EN
Sao Tome Green-pigeon Treron sanctithomae



Justification

Justification of Red List Category
This species is classified as Endangered because it is confined to a single island on which high hunting pressure (both for subsistence and for trade) and habitat degradation are suspected to be a driving rapid decline in its single population within its very small range.

Population justification
Carvalho (2015) estimates the population to be in the range 37,007-109,255 individuals, which roughly equates to 24,670-72,840 mature individuals.

Trend justification
A population decline of 30-49 % is suspected owing to hunting pressure: the species has disappeared or become scarce in easily accessible areas and hunters have reported capture rates less than half of those five years previously (F. Olmos, M. Carvalho and R. F. de Lima in litt. 2009, 2011).

Distribution and population

Treron sanctithomae is endemic to the island of São Tomé, São Tomé e Príncipe (and formerly also nearby Ilhéu das Rolas). It was formerly abundant and remains common at some fruiting trees in forests and less well-visited plantation areas, but is now nearly absent from the most populated northeast of the island (R. F. de Lima in litt. 2011), with apparently reduced numbers at areas such as Lagoa Amelia and Monte Carmo, and hunters reporting capture rates less than half of those five years previously (F. Olmos in litt. 2007, 2008, 2009, 2011, M. Carvalho in litt. 2009, 2011).

Ecology

It occurs in mature primary and secondary tropical and subtropical forest, tolerating forest fragmentation and also occurring in plantations (although it doesn't use disturbed habitat as much as mature growth). It is found from sea-level to 1,600 m, but is more common above 300 m (del Hoyo et al. 1997, Gibbs et al. 2001, Carvalho et al. 2015). It is generally sedentary but makes local elevational movements. Breeding has been recorded from November-May, with the nest built up to 3 m above the ground on a horizontal branch or in a tree fork (del Hoyo et al. 1997, Gibbs et al. 2001). It is a frugivore, feeding mainly in the canopy on a variety of fruits, particularly figs.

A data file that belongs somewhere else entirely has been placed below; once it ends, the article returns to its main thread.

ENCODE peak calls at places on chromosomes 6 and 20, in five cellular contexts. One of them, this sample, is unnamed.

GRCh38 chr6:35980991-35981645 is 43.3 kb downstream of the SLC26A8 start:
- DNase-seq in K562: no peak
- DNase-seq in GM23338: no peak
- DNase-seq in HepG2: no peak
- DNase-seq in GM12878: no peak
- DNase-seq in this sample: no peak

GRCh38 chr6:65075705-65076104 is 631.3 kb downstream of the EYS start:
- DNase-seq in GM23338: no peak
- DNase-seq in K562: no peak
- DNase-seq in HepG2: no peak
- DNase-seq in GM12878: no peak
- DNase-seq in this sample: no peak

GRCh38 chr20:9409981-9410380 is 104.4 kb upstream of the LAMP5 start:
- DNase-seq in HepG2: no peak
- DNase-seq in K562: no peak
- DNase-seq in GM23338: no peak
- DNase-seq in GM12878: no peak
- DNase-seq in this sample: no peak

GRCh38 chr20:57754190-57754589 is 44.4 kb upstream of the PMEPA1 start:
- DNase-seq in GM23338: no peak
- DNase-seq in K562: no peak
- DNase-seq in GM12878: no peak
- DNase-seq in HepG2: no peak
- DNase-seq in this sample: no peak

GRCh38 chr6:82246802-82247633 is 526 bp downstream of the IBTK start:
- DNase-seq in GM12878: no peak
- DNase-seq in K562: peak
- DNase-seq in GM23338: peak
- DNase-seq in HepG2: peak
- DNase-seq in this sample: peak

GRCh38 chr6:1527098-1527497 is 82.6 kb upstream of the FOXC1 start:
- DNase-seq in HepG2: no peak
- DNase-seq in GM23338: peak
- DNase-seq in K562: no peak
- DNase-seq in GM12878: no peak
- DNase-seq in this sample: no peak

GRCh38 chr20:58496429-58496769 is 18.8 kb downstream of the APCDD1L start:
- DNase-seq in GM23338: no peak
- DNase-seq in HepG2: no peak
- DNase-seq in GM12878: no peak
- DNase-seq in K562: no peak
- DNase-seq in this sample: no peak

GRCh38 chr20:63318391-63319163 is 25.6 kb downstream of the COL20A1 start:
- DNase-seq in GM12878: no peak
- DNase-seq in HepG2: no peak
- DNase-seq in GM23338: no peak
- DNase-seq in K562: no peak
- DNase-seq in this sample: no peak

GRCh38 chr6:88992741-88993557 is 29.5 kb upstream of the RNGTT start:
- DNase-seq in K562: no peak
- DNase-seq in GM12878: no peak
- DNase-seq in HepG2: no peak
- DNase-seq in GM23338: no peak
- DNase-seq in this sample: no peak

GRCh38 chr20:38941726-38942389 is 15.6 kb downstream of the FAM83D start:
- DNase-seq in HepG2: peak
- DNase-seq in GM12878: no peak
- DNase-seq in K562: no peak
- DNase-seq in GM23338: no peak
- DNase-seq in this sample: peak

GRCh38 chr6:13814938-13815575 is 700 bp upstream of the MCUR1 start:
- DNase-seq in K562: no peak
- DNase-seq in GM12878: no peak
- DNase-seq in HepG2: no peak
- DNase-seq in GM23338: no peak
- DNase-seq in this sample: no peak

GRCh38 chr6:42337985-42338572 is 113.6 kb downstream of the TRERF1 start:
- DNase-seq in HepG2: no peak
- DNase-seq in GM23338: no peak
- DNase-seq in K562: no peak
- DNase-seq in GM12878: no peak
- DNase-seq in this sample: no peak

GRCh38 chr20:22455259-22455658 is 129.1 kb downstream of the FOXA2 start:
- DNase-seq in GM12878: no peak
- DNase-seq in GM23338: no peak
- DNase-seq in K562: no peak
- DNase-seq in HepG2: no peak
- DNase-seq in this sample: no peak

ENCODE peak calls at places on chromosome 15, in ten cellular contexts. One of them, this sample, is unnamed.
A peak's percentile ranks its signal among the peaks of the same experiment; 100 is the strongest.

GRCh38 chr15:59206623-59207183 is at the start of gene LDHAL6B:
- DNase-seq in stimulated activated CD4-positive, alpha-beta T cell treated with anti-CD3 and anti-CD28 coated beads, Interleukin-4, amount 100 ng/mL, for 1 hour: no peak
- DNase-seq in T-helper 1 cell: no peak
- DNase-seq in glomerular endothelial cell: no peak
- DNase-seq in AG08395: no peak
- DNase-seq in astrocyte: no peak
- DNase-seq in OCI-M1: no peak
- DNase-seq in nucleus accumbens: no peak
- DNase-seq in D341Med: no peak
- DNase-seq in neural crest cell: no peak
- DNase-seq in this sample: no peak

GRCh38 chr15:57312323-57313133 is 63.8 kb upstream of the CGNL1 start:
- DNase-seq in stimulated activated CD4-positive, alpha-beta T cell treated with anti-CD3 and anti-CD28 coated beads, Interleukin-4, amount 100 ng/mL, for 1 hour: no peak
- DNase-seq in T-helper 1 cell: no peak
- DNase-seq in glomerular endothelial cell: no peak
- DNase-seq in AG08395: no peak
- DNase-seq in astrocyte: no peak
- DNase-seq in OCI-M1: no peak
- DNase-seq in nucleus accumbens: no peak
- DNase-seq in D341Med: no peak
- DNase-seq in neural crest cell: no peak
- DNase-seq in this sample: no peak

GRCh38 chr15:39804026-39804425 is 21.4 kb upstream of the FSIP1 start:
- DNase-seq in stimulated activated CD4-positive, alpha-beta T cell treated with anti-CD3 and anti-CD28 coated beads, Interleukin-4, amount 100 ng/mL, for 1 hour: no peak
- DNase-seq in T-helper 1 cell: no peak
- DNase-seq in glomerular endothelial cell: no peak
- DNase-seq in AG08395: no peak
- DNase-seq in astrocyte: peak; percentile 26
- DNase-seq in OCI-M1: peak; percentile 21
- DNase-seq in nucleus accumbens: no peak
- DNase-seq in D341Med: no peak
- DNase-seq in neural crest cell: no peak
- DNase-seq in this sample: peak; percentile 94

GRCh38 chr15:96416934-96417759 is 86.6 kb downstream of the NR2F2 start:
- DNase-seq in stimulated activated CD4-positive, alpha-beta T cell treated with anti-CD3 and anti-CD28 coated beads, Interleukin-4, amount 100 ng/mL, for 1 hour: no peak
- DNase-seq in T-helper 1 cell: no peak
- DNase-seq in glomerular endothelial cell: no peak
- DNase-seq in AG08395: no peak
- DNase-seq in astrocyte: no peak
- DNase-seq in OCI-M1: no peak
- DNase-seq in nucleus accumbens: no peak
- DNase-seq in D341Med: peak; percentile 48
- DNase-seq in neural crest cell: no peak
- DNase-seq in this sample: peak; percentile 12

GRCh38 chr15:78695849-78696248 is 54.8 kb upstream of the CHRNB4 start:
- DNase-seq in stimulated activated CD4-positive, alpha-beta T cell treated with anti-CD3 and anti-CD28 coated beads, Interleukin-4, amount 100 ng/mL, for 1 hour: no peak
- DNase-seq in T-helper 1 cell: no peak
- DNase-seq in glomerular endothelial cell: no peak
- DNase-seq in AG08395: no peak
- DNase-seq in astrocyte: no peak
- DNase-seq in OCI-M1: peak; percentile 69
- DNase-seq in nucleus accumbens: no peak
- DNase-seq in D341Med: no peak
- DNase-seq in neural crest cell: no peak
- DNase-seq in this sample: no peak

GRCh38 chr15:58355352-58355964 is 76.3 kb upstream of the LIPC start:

Threats

Hunting represents the primary threat to the species, as it is caught for consumption in rural communities and by commercial hunters to sell to bars in the capital. Some commercial hunters can kill large numbers at a time, e.g. around 30 killed and a further 30 wounded in a single morning's hunting trip (R. F. de Lima in litt. 2011, R. Rocha in litt. 2011). Hunting pressure is much greater in accessible habitats, and the species is easy to catch with slingshots or air guns (M. Carvalho in litt. 2009, 2011). Habitat loss is believed to have driven the disappearance of the species from Ilhéu das Rolas, and forest loss and degradation continues on São Tomé driven by human population growth and investment in agriculture (R. F. de Lima in litt. 2010).

Conservation actions

Conservation Actions Underway
Primary forest is protected as a zona ecologica and in Obo Natural Park, although there is no law enforcement within these areas and the lack of data about the species's ecological requirements makes it difficult to assess the benefits of these areas. A new law providing for the gazetting of protected areas has been ratified (F. Olmos in litt. 2007, 2008, 2009, 2011).

Conservation Actions Proposed
Produce science-based conservation recommendations. Ensure designated protected areas are actively protected. List it as a protected species under national law. Implement policies and raise awareness to reduce hunting pressure and to reduce off-take to sustainable levels.

Acknowledgements

Text account compilers
Butchart, S., Ekstrom, J., Symes, A., Westrip, J., Khwaja, N.

Contributors
de Lima, R., Rocha, R., Carvalho, M.B., Olmos, F.


Recommended citation
BirdLife International (2019) Species factsheet: Treron sanctithomae. Downloaded from http://www.birdlife.org on 21/10/2019. Recommended citation for factsheets for more than one species: BirdLife International (2019) IUCN Red List for birds. Downloaded from http://www.birdlife.org on 21/10/2019.